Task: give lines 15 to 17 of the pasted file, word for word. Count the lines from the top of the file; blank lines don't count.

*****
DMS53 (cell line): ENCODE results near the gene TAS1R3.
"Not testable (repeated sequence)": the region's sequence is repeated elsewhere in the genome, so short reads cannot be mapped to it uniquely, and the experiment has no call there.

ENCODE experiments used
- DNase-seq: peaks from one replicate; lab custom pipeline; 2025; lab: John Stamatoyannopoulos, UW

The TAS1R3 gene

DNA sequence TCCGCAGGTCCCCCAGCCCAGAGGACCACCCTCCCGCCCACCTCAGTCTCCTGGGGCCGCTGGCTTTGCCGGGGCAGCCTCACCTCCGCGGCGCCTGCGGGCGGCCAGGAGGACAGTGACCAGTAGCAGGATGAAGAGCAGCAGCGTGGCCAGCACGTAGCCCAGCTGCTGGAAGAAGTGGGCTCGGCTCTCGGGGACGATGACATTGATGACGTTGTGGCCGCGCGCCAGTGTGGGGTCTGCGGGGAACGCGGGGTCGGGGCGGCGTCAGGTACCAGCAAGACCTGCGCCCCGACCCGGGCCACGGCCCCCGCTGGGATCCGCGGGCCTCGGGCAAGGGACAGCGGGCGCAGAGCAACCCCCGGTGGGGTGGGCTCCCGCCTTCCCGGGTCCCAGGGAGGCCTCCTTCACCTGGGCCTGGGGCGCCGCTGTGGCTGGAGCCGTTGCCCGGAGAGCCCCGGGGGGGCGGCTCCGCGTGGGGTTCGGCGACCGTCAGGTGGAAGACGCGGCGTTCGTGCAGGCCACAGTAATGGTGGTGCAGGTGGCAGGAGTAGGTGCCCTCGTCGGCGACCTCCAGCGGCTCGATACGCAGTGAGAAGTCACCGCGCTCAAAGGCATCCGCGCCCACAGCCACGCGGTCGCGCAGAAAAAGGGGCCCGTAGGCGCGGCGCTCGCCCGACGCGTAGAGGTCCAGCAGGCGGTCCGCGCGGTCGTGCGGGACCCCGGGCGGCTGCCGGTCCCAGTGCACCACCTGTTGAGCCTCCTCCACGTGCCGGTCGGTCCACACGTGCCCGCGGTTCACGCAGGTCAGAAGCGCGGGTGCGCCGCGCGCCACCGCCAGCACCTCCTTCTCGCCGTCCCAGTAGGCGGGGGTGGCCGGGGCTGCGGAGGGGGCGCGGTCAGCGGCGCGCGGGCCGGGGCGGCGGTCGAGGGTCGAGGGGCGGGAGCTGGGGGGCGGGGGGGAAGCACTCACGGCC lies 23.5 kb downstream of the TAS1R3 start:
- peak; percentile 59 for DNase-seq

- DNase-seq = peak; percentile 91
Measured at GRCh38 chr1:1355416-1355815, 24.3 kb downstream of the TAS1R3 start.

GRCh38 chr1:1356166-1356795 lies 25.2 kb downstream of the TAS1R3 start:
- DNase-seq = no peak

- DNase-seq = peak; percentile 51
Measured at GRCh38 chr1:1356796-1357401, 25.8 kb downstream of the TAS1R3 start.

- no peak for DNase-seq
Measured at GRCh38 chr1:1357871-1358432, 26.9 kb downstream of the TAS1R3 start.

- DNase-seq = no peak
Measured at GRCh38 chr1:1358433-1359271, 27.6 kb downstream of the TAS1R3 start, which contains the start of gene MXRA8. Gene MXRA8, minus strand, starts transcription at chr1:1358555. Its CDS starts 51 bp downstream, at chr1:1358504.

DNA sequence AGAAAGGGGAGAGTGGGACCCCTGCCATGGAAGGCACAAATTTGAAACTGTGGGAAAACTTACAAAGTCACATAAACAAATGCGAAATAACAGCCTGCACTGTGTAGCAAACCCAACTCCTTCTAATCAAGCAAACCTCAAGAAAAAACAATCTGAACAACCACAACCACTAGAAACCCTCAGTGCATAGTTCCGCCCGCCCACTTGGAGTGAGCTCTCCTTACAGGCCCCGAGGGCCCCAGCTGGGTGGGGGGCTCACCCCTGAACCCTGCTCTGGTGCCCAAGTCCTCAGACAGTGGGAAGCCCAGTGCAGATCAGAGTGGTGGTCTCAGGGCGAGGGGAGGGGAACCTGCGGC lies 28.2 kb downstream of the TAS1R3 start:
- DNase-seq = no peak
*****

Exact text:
Measured at GRCh38 chr1:1357871-1358432, 26.9 kb downstream of the TAS1R3 start.

- DNase-seq = no peak
Measured at GRCh38 chr1:1358433-1359271, 27.6 kb downstream of the TAS1R3 start, which contains the start of gene MXRA8. Gene MXRA8, minus strand, starts transcription at chr1:1358555. Its CDS starts 51 bp downstream, at chr1:1358504.